Munich, Germany — Buyers rank reliability and quality as more important than price when selecting photovoltaic (PV) modules, according to a recent survey of solar module purchases conducted by IHS Technology. Survey respondents were given choices including reliability, quality, pricing, efficiency, weight and size, and by a wide margin, 99 percent of respondents said module reliability was either “very important” or “important.”
High quality ranked as the second most important factor when selecting a PV module followed by low price. The survey also finds that although quality was the top factor across three major regions analyzed in the research (Germany, the U.K. and U.S.), other attributes were more important in some regions than others. For example, low pricing was more important to buyers in the U.S. than in Germany and the U.K., where a premium was placed on high efficiency as shown in the table.
“While price is still a highly important factor when selecting PV modules, purchasers believe that performance-related factors are of greater value, particularly in European markets,” said Stefan de Haan, principal solar analyst at IHS, in a statement. “This is a reflection of the growing awareness and focus on the total cost of ownership of a PV plant in Europe. As incentive levels and internal rates of return (IRR) for all types of PV systems become lower and lower, the cost of every kilowatt-hour becomes increasingly important. In other markets, such as the U.S., incentives more commonly take the form of grants and tax breaks—meaning that there is a slightly stronger focus on upfront cost.”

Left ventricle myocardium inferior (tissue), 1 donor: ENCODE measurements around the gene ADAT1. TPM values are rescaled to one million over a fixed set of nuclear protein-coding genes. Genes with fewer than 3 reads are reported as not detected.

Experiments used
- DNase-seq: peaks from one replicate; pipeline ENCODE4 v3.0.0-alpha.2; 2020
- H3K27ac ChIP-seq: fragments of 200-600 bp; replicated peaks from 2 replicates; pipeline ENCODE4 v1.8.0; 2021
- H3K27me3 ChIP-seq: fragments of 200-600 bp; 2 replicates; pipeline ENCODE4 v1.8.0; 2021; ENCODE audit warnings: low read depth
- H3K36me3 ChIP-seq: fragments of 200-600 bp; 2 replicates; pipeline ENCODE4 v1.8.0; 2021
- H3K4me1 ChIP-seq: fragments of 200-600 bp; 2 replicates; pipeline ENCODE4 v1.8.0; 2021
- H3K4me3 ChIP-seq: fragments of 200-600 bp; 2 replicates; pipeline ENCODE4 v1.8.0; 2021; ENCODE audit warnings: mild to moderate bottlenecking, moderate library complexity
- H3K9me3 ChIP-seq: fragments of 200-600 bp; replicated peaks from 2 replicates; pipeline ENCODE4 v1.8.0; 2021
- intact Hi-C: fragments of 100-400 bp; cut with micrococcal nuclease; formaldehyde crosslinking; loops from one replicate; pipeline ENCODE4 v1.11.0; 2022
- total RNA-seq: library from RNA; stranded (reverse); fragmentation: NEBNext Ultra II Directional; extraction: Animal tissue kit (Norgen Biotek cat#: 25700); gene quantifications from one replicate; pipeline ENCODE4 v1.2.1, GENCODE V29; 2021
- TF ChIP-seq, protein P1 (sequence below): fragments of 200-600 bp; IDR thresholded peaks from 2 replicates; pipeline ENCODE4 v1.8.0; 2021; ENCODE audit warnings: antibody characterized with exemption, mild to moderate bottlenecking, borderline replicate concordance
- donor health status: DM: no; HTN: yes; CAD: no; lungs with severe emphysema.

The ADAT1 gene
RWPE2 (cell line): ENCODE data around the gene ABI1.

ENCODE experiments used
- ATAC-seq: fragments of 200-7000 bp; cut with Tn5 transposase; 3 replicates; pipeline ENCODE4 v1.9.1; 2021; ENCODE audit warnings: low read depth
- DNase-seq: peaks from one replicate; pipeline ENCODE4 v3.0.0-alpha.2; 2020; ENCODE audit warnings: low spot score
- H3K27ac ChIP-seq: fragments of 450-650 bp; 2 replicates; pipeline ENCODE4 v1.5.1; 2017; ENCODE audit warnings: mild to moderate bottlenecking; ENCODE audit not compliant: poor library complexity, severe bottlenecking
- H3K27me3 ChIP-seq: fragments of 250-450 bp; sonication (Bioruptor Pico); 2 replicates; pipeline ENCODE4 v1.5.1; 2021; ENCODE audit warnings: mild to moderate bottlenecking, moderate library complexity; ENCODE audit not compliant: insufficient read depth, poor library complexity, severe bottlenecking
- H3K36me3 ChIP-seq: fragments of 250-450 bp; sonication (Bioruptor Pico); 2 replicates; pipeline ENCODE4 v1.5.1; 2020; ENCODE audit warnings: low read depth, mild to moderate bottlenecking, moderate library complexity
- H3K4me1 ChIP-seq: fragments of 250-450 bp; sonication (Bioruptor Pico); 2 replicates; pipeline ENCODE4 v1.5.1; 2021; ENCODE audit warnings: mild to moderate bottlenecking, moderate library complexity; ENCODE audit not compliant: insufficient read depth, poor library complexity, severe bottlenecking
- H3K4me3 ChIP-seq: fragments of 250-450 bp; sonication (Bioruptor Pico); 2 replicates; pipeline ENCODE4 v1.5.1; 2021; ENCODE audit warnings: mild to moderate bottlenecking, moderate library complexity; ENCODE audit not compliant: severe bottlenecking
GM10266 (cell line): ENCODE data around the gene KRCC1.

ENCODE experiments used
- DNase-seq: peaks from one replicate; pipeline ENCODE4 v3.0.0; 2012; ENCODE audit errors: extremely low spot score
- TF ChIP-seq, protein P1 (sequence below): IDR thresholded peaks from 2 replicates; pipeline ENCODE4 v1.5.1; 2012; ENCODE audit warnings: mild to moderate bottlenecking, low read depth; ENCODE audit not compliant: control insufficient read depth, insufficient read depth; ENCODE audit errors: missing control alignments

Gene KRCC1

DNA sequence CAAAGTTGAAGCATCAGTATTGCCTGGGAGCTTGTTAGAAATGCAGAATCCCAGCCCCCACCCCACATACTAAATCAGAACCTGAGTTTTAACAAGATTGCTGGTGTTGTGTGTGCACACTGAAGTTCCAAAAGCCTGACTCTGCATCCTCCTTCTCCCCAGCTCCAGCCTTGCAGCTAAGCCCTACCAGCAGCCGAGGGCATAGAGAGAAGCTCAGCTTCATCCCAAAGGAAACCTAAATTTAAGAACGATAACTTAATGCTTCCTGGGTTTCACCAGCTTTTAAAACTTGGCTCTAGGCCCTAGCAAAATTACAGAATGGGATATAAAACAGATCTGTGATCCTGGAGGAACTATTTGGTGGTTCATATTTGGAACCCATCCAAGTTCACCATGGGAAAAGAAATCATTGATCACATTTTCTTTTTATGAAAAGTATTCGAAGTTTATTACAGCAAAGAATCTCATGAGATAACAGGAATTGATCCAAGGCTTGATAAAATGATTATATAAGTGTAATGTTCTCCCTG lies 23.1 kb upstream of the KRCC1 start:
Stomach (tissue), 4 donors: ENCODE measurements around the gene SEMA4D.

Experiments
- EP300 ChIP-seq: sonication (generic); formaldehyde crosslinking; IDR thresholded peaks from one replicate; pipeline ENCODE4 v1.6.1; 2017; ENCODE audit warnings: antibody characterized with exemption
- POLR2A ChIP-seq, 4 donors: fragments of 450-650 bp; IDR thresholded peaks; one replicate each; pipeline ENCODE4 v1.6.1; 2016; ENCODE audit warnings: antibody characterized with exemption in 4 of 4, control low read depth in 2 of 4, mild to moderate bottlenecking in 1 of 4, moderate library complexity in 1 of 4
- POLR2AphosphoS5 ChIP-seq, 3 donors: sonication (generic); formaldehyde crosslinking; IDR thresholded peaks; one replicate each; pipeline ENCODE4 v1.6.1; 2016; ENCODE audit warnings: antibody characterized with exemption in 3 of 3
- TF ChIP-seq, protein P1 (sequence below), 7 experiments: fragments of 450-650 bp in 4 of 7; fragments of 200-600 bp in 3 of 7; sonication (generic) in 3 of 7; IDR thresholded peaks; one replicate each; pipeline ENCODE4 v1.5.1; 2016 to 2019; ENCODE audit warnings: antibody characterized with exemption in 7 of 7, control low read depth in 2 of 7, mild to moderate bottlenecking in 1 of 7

The report, “PV Module Customer Insight Survey,” also finds that less than 10 percent of companies use a single module supplier for their entire business. The group less likely to use one brand compared to smaller installers: EPCs and integrators.
Another finding indicates that the majority of customers would never consider using a single brand for an entire business. However, 20 percent of respondents would consider using just one brand in the future if they could get better pricing as well as easier system design and logistics.
“PV module purchasers demonstrate a clear preference for maintaining business relationships with more than one module supplier, as this allows them to ensure they are receiving competitive pricing and provides them with access to as wide a range of products as possible,” de Haan stated. “Importantly, many also express a reluctance to rely on a single company for their total module supply, reflecting clear concerns about the survival of module suppliers and suppliers’ capability to provide sufficient and flexible stockpiles.”
Despite the preference for buying from more than one supplier, more than half of the respondents reported having a favorite supplier. The top favorites include three Chinese suppliers among the top five overall brands. In addition, the top five brands in terms of competitive prices were also all Chinese, said IHS.
The survey was conducted among photovoltaic system installers, integrators, engineering, procurement, construction (EPC) entities, and distributors of PV components, that all buy modules from the makers.